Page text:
The South Asian neighbours concluded a land boundary agreement to demarcate their 4,000 kilometre (2,500 mile) shared border and sort out 162 “enclaves” — small pockets of one country’s territory surrounded by the other.
“Both of our countries have now demarcated the entire land boundary and have resolved the status of enclaves,” Singh said at a ceremony with Prime Minister Sheikh Hasina in the Bangladeshi capital.
Relations between the two nations have been marked by decades of mutual mistrust and low-level border clashes that have prevented the development of substantive trade and political ties.
More than 50,000 people live in the enclaves, cut off from their respective governments and without access to many basic services.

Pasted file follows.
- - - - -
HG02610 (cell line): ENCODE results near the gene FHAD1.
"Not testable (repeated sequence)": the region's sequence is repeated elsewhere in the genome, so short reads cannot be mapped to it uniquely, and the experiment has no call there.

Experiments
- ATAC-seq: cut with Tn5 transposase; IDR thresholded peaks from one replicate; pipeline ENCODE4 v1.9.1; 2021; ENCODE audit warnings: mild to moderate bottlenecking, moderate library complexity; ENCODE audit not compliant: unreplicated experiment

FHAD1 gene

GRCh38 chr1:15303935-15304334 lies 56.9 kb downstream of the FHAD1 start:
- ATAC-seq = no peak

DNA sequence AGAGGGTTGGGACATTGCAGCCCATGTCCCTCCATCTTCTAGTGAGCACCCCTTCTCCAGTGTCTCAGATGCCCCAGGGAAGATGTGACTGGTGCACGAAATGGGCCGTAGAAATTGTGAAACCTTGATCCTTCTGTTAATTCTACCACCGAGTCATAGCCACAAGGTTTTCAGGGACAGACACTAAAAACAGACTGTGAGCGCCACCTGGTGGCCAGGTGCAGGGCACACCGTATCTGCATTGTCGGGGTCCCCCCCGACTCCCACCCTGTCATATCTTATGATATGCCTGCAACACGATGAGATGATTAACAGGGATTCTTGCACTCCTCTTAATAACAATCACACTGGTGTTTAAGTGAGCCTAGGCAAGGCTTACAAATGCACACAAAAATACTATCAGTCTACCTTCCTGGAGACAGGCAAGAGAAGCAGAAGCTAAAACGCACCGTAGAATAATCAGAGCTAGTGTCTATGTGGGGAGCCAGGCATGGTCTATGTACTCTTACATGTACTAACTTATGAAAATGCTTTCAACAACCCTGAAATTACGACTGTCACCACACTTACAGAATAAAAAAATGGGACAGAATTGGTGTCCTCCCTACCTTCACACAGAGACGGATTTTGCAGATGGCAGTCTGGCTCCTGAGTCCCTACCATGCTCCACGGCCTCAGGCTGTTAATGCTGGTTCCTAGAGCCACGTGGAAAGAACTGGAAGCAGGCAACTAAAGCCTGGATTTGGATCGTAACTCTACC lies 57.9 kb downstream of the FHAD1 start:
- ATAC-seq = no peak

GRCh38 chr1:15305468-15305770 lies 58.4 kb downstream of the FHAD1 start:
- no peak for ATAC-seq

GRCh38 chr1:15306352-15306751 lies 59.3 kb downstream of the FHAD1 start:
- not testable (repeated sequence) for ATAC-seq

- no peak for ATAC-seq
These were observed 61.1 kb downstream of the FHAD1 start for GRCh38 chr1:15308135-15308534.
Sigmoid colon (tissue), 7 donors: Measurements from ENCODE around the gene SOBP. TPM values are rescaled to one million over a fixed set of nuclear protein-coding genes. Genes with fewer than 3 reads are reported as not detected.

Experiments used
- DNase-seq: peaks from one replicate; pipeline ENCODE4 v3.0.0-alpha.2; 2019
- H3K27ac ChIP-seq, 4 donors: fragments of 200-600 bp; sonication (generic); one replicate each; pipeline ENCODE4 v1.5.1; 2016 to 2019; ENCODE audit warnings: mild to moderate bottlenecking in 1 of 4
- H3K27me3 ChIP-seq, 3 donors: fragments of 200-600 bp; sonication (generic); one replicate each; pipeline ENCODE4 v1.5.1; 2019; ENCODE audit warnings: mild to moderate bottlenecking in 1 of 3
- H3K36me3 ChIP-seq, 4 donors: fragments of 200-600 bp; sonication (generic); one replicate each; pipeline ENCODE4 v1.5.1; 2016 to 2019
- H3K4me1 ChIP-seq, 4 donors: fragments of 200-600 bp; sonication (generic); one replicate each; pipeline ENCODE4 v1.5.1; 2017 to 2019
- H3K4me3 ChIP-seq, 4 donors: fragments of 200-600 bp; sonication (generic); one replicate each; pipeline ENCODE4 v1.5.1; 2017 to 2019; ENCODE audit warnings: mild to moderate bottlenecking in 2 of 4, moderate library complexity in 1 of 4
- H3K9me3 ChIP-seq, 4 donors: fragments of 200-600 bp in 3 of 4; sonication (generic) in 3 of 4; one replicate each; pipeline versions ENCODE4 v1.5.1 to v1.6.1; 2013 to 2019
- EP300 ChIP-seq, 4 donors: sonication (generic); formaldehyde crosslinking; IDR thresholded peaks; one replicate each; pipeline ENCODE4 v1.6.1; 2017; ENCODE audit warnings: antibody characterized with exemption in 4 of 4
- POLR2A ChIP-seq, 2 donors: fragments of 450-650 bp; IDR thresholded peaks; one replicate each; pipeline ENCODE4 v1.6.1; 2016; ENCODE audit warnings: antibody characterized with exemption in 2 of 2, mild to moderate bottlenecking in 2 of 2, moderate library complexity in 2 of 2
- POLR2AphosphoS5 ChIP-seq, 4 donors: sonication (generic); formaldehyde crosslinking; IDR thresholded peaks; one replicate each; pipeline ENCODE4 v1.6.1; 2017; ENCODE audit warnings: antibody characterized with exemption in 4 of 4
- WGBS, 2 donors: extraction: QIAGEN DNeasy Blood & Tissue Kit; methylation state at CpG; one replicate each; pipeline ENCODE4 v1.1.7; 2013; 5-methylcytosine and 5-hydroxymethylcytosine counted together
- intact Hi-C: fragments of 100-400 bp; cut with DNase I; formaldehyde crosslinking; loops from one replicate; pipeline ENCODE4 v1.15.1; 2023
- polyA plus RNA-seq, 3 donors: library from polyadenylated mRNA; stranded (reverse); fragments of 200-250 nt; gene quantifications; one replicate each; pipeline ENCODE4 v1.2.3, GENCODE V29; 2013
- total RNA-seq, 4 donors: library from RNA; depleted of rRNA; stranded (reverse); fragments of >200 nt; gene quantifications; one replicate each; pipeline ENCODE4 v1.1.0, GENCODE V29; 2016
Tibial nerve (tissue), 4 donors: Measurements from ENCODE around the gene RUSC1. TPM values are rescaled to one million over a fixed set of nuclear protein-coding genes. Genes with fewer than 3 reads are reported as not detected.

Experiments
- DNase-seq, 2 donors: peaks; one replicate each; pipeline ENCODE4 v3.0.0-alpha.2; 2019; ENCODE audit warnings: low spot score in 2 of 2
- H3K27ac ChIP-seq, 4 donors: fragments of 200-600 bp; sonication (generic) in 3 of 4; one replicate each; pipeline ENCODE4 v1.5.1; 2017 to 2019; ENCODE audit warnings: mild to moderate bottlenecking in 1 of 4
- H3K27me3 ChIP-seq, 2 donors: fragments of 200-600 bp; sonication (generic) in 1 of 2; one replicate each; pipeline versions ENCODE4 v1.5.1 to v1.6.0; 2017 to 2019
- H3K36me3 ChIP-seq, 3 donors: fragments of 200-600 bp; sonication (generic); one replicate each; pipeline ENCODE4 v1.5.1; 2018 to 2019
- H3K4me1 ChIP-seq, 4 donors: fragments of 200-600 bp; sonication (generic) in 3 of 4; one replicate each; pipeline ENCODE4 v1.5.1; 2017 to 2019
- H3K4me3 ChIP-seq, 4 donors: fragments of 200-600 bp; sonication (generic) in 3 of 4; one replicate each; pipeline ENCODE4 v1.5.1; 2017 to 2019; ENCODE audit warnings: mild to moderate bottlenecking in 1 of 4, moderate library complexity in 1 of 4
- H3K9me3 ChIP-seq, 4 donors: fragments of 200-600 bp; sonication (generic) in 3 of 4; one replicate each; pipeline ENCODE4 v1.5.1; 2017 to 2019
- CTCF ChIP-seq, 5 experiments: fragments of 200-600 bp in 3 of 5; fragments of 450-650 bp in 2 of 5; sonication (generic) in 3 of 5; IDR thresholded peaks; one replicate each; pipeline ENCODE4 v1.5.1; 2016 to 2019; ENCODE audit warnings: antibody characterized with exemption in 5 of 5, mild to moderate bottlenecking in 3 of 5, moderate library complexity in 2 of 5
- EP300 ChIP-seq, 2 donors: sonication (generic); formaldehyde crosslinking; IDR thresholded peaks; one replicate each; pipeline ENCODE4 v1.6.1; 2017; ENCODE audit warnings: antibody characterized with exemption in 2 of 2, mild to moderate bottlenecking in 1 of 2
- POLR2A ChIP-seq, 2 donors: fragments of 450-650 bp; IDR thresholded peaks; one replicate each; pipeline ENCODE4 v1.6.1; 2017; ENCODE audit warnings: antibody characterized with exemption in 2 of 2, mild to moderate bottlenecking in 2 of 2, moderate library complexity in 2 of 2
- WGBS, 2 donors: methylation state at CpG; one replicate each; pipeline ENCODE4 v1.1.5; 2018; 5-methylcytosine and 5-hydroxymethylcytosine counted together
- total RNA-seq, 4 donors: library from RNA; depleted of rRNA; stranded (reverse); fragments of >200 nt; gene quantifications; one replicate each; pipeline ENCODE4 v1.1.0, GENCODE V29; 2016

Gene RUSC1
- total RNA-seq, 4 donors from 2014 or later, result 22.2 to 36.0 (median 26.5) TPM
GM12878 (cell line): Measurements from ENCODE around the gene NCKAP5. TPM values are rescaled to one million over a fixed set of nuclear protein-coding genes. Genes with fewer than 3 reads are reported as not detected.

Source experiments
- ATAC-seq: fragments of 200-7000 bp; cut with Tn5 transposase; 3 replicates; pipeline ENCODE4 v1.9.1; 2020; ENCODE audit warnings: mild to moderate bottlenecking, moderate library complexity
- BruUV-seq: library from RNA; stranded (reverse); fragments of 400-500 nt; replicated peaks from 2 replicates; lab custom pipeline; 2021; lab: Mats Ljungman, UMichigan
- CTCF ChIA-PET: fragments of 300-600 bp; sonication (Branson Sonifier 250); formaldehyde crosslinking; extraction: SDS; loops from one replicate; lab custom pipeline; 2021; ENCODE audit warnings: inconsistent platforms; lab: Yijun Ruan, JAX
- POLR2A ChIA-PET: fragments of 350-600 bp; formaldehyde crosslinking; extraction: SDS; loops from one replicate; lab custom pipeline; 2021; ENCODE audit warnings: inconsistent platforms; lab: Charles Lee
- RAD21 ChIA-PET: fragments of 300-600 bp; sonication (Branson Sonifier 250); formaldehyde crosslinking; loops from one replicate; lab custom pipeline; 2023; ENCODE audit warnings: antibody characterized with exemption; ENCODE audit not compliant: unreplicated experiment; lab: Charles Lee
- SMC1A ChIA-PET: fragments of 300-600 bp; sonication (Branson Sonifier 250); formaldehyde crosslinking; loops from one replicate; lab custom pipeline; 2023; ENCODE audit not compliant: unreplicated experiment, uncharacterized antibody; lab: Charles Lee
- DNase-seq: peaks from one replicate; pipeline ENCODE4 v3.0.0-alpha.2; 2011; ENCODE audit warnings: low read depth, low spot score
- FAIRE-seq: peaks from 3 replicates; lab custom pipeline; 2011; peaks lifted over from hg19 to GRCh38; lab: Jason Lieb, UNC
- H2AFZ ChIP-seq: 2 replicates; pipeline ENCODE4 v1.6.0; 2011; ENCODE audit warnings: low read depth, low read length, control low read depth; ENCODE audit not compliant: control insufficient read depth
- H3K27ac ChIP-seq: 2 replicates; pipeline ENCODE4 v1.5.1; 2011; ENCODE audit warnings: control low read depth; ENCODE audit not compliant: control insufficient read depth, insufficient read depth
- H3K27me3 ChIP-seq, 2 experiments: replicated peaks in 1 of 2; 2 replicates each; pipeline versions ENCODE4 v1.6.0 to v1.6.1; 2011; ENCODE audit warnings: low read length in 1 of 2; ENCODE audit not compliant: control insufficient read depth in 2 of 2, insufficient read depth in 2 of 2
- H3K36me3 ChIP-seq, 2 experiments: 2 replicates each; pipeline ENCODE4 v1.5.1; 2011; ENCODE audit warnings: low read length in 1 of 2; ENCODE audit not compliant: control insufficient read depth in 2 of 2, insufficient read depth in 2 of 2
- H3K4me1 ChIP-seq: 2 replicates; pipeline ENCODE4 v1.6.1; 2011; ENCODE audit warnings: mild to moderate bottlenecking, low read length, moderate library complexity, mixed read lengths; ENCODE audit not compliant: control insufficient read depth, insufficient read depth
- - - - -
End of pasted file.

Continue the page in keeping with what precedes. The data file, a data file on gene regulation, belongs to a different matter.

The enclaves date back to ownership arrangements made centuries ago between local princes, and they survived the partition of the sub-continent in 1947 after British rule and Bangladesh’s 1971 war of independence with Pakistan.
“For neighbours, borders cannot have walls, but windows for collaboration and exchange. This is why relations with our neighbours require special focus,” she said.
Singh’s two-day visit comes after an embarrassing slip-up in June, when remarks he made claiming that many Bangladeshis were “very anti-Indian” were posted on his official website before being swiftly removed with the explanation that they were “off the record”.